Episode #5 of the course “Trials that shaped the modern world”
The Nuremberg trials, as they are commonly known, took place in 1945 and 1946 and were a series of tribunals for high-ranking Nazi officials. For the first time in history, an international court was established by a cooperative of nations at the end of a war to try people responsible for war crimes.
Adolf Hitler of the Nazi party established the Third Reich government in Germany in 1933. Over the following 12 years, he ordered his government officials to systematically oppress and destroy the lives of millions of people. It is estimated that by the end of World War II, over 12 million people died from Hitler’s policies. Nearly another 10 million had fled Europe. The impact of Hitler and the Third Reich was earth-shattering.
In 1945, Hitler committed suicide, but many of the high-ranking Nazi officials who operated the Third Reich lived past the end of the war. Since the war and its efforts to end it had been an international alliance, leaders in the US convinced the UK, Russia, and France to join them in holding criminal proceedings. Collecting evidence of the crimes would historically cement the atrocities and establish a standard for future international war crimes prosecution.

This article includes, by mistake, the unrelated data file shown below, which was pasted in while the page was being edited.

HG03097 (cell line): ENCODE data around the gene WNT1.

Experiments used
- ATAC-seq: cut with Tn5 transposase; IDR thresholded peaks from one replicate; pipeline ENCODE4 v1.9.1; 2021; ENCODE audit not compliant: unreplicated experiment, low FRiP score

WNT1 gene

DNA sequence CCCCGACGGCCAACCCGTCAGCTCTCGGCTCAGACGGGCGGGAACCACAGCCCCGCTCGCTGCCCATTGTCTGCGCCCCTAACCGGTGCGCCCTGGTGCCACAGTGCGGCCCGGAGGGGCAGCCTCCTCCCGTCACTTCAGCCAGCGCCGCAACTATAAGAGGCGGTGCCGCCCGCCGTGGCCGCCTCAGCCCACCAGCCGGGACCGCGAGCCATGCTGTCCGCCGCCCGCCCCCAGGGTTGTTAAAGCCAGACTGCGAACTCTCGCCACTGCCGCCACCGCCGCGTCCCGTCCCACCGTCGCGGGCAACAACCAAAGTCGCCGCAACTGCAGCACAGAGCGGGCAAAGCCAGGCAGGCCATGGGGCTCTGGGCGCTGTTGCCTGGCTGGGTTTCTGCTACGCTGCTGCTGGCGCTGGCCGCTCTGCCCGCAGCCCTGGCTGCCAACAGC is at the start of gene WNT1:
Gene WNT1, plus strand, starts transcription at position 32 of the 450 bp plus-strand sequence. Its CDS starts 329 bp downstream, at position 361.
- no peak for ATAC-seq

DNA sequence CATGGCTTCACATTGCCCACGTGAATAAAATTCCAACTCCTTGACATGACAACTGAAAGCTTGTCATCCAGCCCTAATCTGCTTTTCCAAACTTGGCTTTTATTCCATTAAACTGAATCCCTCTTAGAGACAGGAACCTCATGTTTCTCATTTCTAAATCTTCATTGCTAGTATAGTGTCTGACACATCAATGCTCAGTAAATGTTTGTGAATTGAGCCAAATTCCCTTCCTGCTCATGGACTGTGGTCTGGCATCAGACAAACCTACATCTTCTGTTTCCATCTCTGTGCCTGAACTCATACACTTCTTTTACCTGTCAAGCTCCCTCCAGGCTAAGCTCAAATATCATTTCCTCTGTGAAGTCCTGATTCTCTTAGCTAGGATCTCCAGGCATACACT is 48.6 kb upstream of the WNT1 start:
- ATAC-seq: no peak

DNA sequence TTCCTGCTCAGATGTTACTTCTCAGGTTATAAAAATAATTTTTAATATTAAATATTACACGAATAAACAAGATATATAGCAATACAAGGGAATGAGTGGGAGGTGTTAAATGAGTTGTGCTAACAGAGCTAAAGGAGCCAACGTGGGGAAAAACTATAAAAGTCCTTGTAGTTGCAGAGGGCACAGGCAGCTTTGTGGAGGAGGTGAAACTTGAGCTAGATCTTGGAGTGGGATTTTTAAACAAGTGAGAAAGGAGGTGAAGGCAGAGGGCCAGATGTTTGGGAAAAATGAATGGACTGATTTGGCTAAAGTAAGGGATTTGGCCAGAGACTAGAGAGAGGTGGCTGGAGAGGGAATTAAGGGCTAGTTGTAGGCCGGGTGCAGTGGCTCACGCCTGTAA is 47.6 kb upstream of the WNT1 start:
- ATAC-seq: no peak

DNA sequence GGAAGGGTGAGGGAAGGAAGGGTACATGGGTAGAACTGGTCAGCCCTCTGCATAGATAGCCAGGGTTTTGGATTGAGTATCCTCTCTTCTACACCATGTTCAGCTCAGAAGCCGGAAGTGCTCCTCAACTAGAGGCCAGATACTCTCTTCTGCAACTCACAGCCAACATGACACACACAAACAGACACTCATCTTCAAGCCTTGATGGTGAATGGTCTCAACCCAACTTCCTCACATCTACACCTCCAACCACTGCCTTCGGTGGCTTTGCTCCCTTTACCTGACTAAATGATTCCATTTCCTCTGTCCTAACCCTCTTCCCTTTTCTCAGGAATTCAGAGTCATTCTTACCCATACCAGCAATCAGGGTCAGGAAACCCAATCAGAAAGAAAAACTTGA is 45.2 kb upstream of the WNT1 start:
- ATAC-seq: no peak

Twenty-two high-ranking men were tried in Nuremberg, Germany. Many reported to Hitler and orchestrated his directives. Many were businessmen who profited from the government’s operations or doctors who were allowed access to the facilities. While several received execution, there were some who received imprisonment, or even no sentence at all.
The three types of crimes brought against the men were: crimes against peace (orchestrating or supporting violence), war crimes (violations of the customs of war), and crimes against humanity (murder, torture, and other violence).
These proceedings established the foundation for a permanent international court, an official declaration for human rights, and subsequent international tribunals for war criminals and people who commit crimes against peace and humanity.
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